So, unless some chucklehead behind you, or in the close proximity of you, sneezes and the resultant spray goes airborne, and you inhale some of it, your chances of getting sick from the air inside that pressurized aluminum tube, hurling through the air at 400+ miles per hour, are slim to none at best. You’re more likely to pick up an unwanted virus from the surface of the seats, tray table, the Emergency Procedure Card, the In Flight magazine, or the lavatory.
Let’s recap in simpler terms. The “Pressure Vessel” or cabin/fuselage of the aircraft, is pressurized by a continuous flow of fresh bleed air from the compressor section of the turbine engine. This freshly compressed, heated air then passes through an assortment of heat exchangers to cool the heated air before it passes through some valves and into an air conditioning unit where it is cooled even further. This cooled air is sometimes mixed with bypassed heated engine compressor bleed air to achieve a comfortable temperature that is then filtered and pumped into the cabin. The air that is pumped into the fuselage is constantly being exchanged about every two to three minutes via fresh bleed air. This cycle is continuous even while sitting on the ramp while you’re boarding the aircraft and while seated waiting for push-back. The APU at the tail of the airplane is providing the necessary air to operate the cooling PACKs. These PACKs are basically always operating until the aircraft is completely shut down. The only time these CAU’s are shut down during service, is that moment when the main engines are started and the APU is shut down. The CAU is then restarted on main engine bleed air. The pumped up cabin pressure is regulated to the selected “cabin altitude” by the Outflow Valve(s). Thus providing a comfortable, oxygen enriched, fresh air atmosphere within the “Pressure Vessel” or passenger cabin and cockpit of the aircraft. So, simply put. The cabin altitude and temperature is kept at a comfortable level by the pressurized “conditioned” air provided by the engine bleed air that has passed through the CAU and all of its heat exchangers and valves, that is then forwarded on to the pressure vessel, which, is maintained at a safe pressurization differential by the Outflow Valve. Got it?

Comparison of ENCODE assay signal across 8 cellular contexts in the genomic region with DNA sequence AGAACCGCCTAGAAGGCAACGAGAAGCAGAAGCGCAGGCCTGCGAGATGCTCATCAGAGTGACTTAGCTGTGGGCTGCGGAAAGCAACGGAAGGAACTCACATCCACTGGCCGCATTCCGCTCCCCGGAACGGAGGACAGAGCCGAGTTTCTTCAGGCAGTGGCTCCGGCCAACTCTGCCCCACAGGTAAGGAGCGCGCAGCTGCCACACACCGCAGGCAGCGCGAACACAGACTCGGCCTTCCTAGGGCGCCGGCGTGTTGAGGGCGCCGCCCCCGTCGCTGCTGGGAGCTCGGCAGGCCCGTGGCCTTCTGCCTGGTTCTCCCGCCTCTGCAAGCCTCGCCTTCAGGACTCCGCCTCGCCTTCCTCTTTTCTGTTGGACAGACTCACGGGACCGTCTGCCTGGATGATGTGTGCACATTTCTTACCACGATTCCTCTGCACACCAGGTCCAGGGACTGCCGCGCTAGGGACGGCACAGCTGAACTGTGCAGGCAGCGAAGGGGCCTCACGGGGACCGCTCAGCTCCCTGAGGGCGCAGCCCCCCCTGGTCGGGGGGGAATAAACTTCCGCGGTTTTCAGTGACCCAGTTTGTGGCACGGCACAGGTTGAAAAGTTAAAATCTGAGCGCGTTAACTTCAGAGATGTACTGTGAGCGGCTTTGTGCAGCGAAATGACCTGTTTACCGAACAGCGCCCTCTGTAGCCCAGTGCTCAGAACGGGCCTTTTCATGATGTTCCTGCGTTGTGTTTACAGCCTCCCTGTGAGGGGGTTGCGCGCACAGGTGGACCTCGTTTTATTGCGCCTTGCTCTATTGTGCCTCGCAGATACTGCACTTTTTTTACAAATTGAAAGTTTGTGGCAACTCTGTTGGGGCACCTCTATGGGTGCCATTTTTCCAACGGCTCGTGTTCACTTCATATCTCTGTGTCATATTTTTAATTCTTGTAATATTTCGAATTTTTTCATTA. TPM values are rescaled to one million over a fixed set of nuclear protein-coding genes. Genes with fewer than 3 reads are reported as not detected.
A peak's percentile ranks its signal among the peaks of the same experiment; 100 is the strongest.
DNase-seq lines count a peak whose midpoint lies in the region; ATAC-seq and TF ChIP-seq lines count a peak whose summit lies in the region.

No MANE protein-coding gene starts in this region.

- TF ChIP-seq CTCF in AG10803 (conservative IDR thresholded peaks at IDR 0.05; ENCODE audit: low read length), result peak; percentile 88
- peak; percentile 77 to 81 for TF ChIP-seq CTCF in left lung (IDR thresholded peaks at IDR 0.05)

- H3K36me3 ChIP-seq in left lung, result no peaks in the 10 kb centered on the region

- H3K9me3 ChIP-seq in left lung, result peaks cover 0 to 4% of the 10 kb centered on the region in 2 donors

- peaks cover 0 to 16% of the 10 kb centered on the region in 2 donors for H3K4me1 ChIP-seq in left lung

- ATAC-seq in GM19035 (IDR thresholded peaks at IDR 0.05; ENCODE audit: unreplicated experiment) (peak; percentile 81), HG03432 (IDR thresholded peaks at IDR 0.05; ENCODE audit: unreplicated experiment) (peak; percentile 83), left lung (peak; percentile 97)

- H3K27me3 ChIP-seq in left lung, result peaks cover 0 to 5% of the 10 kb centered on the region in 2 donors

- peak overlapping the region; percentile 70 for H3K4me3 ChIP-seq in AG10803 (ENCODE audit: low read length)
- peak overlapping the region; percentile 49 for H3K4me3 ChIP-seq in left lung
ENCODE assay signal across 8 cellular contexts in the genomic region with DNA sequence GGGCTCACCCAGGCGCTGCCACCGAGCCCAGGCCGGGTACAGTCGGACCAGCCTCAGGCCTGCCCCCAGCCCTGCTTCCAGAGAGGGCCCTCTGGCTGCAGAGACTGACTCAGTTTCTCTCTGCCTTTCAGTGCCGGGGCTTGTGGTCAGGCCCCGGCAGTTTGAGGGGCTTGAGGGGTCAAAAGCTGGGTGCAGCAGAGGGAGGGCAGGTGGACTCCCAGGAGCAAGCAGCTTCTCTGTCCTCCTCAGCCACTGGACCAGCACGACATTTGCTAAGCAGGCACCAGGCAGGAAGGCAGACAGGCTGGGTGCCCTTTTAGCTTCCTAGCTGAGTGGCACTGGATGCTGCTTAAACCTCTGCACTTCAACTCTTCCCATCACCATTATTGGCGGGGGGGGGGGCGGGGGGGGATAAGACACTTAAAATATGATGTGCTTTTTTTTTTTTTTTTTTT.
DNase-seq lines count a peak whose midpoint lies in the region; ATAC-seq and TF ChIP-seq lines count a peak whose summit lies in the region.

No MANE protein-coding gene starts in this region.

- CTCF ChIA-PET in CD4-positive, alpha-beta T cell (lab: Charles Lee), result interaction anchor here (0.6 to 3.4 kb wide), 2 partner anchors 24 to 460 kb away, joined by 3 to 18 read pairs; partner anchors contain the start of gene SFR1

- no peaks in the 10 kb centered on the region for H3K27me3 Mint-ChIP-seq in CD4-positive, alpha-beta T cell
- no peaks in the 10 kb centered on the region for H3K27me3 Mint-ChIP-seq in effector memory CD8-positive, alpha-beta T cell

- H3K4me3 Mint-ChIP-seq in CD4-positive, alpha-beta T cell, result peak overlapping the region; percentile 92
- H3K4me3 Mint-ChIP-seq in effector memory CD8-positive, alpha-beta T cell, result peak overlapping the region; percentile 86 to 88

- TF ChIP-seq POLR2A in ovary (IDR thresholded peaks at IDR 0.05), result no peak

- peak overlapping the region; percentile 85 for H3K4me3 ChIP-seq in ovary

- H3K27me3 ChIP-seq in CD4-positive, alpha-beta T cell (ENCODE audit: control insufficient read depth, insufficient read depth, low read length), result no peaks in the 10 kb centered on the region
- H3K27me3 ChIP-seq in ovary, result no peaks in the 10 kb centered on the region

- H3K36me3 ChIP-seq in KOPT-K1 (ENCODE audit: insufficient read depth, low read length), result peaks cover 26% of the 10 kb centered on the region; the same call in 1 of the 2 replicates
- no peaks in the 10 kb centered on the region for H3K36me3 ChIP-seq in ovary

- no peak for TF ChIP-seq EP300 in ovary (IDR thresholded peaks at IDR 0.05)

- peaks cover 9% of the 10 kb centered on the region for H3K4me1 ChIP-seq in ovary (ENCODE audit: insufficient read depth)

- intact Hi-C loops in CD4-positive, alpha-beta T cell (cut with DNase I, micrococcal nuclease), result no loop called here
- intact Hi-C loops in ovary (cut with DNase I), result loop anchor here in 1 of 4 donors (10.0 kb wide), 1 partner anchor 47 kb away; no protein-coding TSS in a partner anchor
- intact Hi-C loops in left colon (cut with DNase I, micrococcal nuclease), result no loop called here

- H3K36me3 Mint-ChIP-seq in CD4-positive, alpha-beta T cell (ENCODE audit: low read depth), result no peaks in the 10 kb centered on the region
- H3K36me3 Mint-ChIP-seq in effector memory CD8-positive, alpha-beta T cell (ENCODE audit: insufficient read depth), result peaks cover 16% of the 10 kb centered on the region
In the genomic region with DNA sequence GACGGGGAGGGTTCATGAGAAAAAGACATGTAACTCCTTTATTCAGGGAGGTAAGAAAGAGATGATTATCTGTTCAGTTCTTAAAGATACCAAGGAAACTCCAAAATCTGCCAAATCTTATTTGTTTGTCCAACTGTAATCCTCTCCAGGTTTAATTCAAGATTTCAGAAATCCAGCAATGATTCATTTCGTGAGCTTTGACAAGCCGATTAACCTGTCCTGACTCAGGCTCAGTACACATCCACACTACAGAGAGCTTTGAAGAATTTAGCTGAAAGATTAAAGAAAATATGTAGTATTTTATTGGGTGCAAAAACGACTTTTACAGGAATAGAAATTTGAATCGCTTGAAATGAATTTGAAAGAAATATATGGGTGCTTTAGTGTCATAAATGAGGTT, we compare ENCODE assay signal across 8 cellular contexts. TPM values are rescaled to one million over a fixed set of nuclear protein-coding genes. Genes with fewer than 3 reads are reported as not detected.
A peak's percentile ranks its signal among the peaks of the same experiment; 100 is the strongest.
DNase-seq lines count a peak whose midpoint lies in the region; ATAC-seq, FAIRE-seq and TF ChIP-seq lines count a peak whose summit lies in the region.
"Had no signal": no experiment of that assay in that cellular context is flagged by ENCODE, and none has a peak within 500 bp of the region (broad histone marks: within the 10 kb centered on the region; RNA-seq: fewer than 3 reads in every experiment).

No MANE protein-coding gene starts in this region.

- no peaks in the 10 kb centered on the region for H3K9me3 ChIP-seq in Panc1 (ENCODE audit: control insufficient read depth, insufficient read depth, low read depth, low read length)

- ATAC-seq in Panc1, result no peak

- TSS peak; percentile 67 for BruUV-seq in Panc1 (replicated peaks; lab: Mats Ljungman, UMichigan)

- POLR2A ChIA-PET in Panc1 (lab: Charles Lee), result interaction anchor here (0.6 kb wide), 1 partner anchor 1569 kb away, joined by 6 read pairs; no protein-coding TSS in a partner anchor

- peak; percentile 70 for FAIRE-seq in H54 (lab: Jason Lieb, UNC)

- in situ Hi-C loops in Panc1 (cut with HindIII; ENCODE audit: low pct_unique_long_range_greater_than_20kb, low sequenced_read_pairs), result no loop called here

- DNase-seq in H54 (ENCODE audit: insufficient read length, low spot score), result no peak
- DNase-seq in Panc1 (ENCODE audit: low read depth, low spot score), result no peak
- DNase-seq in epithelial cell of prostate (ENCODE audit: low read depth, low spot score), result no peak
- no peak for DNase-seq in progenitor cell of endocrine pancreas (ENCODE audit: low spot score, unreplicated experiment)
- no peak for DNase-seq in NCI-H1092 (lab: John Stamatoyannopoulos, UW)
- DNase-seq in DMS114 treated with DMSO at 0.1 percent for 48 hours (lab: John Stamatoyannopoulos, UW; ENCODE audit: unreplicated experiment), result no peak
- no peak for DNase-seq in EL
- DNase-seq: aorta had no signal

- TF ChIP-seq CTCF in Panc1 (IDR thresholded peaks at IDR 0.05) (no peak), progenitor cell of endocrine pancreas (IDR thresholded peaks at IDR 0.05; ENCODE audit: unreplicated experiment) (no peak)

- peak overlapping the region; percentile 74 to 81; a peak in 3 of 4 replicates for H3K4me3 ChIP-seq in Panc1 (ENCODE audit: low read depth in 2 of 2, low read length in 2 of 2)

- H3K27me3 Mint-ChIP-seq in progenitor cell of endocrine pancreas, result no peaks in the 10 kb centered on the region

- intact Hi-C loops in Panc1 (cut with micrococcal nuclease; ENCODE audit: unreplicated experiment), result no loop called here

So, there you go. I hope I didn’t lose you along the way. You can breathe easier now because you know the facts about stale cabin air in the modern and not-so-modern Jet Airliner. And on your next flight, when your seat mate complains about the possibility of getting sick from the recirculated stale air he’s breathing in the aluminum can you’re riding in, you can just smile at him and chuckle at his ignorance, because now you know better. Remember, knowledge is power.